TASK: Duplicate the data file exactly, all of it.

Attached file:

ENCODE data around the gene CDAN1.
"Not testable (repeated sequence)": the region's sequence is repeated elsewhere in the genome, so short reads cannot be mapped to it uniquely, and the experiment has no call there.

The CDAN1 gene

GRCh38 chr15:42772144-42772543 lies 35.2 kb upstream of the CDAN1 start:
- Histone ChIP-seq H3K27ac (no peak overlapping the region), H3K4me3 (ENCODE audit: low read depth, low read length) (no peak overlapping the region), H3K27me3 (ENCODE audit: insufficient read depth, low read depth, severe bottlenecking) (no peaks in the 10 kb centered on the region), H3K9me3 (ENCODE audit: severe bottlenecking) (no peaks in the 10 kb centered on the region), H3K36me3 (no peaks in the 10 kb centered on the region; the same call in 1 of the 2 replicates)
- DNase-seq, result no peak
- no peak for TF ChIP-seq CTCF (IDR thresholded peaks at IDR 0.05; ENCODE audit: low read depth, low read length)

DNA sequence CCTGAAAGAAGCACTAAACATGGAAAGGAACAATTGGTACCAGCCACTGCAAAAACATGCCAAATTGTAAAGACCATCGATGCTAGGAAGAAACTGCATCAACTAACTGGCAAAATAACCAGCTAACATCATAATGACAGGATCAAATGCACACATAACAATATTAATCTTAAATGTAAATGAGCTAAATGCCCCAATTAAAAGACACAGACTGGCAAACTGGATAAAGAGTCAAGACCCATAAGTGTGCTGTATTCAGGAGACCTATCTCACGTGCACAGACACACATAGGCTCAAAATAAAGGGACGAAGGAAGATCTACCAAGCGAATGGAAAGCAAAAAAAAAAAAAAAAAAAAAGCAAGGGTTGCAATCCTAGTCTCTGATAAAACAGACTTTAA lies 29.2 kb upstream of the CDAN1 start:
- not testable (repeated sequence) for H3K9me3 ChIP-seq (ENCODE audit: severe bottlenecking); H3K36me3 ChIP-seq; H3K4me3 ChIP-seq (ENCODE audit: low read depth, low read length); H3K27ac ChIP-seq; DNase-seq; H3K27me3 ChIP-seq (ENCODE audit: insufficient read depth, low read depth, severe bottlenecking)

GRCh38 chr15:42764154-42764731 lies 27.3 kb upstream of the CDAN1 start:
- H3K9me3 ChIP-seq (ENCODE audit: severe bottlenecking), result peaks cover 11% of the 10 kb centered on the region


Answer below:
ENCODE data around the gene CDAN1.
"Not testable (repeated sequence)": the region's sequence is repeated elsewhere in the genome, so short reads cannot be mapped to it uniquely, and the experiment has no call there.

The CDAN1 gene

GRCh38 chr15:42772144-42772543 lies 35.2 kb upstream of the CDAN1 start:
- Histone ChIP-seq H3K27ac (no peak overlapping the region), H3K4me3 (ENCODE audit: low read depth, low read length) (no peak overlapping the region), H3K27me3 (ENCODE audit: insufficient read depth, low read depth, severe bottlenecking) (no peaks in the 10 kb centered on the region), H3K9me3 (ENCODE audit: severe bottlenecking) (no peaks in the 10 kb centered on the region), H3K36me3 (no peaks in the 10 kb centered on the region; the same call in 1 of the 2 replicates)
- DNase-seq, result no peak
- no peak for TF ChIP-seq CTCF (IDR thresholded peaks at IDR 0.05; ENCODE audit: low read depth, low read length)

DNA sequence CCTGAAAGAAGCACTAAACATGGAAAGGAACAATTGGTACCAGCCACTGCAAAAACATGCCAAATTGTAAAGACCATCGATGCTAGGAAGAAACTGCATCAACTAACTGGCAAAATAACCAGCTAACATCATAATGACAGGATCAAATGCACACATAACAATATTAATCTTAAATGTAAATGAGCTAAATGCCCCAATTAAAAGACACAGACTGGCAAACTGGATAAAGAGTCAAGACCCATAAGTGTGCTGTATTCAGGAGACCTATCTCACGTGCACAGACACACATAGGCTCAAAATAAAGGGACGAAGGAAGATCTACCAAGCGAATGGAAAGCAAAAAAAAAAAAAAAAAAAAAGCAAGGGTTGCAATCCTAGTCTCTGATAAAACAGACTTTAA lies 29.2 kb upstream of the CDAN1 start:
- not testable (repeated sequence) for H3K9me3 ChIP-seq (ENCODE audit: severe bottlenecking); H3K36me3 ChIP-seq; H3K4me3 ChIP-seq (ENCODE audit: low read depth, low read length); H3K27ac ChIP-seq; DNase-seq; H3K27me3 ChIP-seq (ENCODE audit: insufficient read depth, low read depth, severe bottlenecking)

GRCh38 chr15:42764154-42764731 lies 27.3 kb upstream of the CDAN1 start:
- H3K9me3 ChIP-seq (ENCODE audit: severe bottlenecking), result peaks cover 11% of the 10 kb centered on the region